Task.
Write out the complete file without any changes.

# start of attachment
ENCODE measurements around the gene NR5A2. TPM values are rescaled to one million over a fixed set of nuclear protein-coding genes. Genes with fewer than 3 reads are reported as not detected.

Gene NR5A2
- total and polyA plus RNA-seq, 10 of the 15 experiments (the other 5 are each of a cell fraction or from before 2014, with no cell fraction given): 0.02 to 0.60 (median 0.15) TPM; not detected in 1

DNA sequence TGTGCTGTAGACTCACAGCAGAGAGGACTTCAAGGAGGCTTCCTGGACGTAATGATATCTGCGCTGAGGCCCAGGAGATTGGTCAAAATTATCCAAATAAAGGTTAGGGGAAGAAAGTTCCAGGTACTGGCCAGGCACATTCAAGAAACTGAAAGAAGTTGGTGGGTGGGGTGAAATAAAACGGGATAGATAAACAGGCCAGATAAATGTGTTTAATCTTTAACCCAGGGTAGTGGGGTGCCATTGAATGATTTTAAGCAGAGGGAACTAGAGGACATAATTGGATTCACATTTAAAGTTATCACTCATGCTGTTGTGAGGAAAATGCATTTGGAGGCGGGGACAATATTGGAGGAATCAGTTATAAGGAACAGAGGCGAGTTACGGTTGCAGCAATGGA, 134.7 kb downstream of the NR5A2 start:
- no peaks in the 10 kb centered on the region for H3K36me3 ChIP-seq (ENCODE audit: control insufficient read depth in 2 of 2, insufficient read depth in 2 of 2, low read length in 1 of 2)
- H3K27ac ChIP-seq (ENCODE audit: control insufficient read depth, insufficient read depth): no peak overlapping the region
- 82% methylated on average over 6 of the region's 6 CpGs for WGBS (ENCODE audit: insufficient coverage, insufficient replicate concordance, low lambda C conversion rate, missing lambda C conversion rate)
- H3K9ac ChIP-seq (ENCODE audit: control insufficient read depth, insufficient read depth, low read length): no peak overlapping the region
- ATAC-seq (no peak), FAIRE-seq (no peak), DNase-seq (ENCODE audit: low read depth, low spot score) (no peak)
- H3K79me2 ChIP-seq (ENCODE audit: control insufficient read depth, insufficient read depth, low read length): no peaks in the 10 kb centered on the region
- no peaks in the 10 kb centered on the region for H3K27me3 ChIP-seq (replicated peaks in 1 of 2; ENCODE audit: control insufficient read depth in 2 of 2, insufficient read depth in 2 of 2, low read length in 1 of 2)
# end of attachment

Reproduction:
ENCODE measurements around the gene NR5A2. TPM values are rescaled to one million over a fixed set of nuclear protein-coding genes. Genes with fewer than 3 reads are reported as not detected.

Gene NR5A2
- total and polyA plus RNA-seq, 10 of the 15 experiments (the other 5 are each of a cell fraction or from before 2014, with no cell fraction given): 0.02 to 0.60 (median 0.15) TPM; not detected in 1

DNA sequence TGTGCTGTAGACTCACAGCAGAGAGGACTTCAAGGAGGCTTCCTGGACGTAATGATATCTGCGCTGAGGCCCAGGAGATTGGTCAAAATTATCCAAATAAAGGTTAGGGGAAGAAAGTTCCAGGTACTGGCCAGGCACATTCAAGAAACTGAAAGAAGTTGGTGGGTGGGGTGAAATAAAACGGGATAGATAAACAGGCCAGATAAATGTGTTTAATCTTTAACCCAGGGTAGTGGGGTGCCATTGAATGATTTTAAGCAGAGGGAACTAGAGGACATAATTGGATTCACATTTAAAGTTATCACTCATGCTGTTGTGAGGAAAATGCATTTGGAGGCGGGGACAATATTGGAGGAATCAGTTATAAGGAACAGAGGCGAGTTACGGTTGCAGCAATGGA, 134.7 kb downstream of the NR5A2 start:
- no peaks in the 10 kb centered on the region for H3K36me3 ChIP-seq (ENCODE audit: control insufficient read depth in 2 of 2, insufficient read depth in 2 of 2, low read length in 1 of 2)
- H3K27ac ChIP-seq (ENCODE audit: control insufficient read depth, insufficient read depth): no peak overlapping the region
- 82% methylated on average over 6 of the region's 6 CpGs for WGBS (ENCODE audit: insufficient coverage, insufficient replicate concordance, low lambda C conversion rate, missing lambda C conversion rate)
- H3K9ac ChIP-seq (ENCODE audit: control insufficient read depth, insufficient read depth, low read length): no peak overlapping the region
- ATAC-seq (no peak), FAIRE-seq (no peak), DNase-seq (ENCODE audit: low read depth, low spot score) (no peak)
- H3K79me2 ChIP-seq (ENCODE audit: control insufficient read depth, insufficient read depth, low read length): no peaks in the 10 kb centered on the region
- no peaks in the 10 kb centered on the region for H3K27me3 ChIP-seq (replicated peaks in 1 of 2; ENCODE audit: control insufficient read depth in 2 of 2, insufficient read depth in 2 of 2, low read length in 1 of 2)